Can surgery cure my pet of cancer?
Cancer is a scary diagnosis for any pet owner, but there are often surgical treatment options that can improve your pet’s quality of life and, in some cases, even eliminate the cancer.
Is my pet a candidate for cancer surgery?
Whether your pet is a candidate for surgery depends on numerous factors, including the location, type, and grade of the tumor.
The behavior of tumors varies significantly depending on the type. Some tend to grow very invasively, like a plant growing long roots in all directions. Others tend metastasize by spreading to distant places and organs.
An invasive tumor type is ideally removed with at least 1-inch margins in all directions. Sometimes that means surgery often entails amputation if the tumor is located on or near an extremity, such as a limb or a paw. A tumor on the head might require removal of parts of the jaw or an eye to achieve clean margins.
How are tumors diagnosed?
Tissue samples, or biopsies, are often used to diagnose the tumor by histopathological examination before surgery, and diagnostic imagining is a valuable tool in determining the location of tumors and if they are growing close to or even into important organs. X-rays, computerized tomography (CT) and magnetic resonance imaging (MRI) are frequently used.
From a biopsy, the tumor type can often be clarified and given a grade, or an estimation of the tumor’s aggressiveness.
There are several types of biopsies:
- Incisional biopsy – One or several little pieces of the tissue are obtained for histopathological examination.
- Excisional biopsy – The entire tumor is taken out for examination, without or with limited surgical margin. This is in general only done if the likelihood is high the tumor is benign or the tumor is very small. If the tumor turns out to be malignant with a high likelihood of cancer cell invasion beyond what was removed, it can be much more difficult to define the appropriate margins in a follow-up surgery.
- After tumor type is diagnosed, these surgeries are considered based on how much margin the surgeon can remove:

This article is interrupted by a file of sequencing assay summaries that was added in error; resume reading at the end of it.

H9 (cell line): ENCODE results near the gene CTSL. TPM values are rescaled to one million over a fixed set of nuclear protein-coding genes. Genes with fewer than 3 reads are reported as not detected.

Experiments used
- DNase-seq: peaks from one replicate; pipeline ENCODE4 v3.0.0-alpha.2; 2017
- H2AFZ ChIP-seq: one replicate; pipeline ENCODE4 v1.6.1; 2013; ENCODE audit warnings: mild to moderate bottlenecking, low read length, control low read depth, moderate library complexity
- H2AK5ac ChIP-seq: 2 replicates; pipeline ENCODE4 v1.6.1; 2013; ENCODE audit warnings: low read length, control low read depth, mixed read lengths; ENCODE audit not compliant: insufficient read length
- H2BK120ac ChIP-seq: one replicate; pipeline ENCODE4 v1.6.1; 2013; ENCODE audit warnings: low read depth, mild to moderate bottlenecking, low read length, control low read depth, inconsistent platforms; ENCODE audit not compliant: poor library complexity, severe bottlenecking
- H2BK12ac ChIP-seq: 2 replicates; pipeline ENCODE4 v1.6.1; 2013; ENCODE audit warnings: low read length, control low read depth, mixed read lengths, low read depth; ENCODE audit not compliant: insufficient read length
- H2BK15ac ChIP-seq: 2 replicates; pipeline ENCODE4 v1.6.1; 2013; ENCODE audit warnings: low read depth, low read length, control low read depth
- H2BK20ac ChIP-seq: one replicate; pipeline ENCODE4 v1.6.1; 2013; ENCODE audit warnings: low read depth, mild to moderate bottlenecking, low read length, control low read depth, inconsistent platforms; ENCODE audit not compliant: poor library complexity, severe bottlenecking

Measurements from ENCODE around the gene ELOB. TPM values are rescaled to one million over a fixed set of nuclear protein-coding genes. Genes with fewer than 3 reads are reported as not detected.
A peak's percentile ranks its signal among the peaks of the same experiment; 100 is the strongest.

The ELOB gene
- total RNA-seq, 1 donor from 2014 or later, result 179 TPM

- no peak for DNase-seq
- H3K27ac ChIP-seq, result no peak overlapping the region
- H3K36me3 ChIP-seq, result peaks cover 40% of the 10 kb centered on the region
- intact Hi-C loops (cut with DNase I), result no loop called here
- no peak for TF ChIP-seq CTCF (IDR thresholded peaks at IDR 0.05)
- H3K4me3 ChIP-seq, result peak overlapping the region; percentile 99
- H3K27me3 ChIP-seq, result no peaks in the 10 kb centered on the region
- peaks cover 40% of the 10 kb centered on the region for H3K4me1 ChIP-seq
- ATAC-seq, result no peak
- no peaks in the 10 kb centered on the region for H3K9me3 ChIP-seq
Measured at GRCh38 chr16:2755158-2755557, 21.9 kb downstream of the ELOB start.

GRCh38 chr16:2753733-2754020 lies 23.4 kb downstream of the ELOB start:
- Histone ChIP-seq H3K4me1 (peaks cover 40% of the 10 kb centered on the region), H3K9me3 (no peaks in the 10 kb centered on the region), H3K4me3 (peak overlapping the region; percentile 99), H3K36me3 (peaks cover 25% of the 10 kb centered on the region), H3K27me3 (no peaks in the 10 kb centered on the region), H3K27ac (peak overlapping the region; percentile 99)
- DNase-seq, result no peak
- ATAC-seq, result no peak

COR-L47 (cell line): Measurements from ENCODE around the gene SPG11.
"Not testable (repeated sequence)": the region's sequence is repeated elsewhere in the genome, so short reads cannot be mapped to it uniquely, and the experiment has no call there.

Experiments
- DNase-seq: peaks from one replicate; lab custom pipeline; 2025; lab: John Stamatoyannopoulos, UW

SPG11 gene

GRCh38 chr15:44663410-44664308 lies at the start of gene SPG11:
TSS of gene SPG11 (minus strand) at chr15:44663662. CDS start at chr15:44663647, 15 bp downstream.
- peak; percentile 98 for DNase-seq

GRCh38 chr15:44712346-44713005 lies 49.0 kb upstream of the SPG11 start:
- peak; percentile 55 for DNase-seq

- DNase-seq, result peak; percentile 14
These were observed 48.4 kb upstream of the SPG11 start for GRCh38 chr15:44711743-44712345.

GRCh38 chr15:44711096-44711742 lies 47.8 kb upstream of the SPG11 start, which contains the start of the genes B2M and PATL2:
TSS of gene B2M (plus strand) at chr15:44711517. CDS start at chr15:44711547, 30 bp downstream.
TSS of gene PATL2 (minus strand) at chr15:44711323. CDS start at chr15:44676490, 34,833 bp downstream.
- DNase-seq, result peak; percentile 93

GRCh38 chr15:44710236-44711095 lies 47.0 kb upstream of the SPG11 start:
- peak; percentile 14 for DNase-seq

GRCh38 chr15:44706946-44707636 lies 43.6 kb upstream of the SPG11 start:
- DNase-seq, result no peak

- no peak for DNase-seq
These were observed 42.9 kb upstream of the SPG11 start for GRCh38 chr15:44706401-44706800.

- Intracapsular resection (cyto-reductive surgery or debulking) – A portion of the tumor is removed but some visible tumor is left behind. This is in general done due to the presence of important, non-resectable organs close to the tumor. Radiation is usually recommended after or before an intracapsular resection.
- Marginal resection – The tumor is removed without margin, leaving microscopic tumor behind. Additional treatment is usually necessary.
- Wide resection – A margin of visibly normal tissue is resected together with the tumor to minimize the risk of leaving behind tumor cells. This is the most common type of surgery when surgery is used as the only treatment for cancer. Many cancer types of low or intermediate grade can be successfully removed this way. A wide resection often entails wound reconstruction to enable closure of the wound or to ensure normal function.
- Radical resection – The entire structure the tumor is growing in is removed. This is commonly the case when amputation is an option, but it is difficult when located in areas other than extremities.
This information is not meant to be a substitute for veterinary care. Always follow the instructions provided by your veterinarian. Washington State University assumes no liability for injury to you or your pet incurred by following these descriptions or procedures.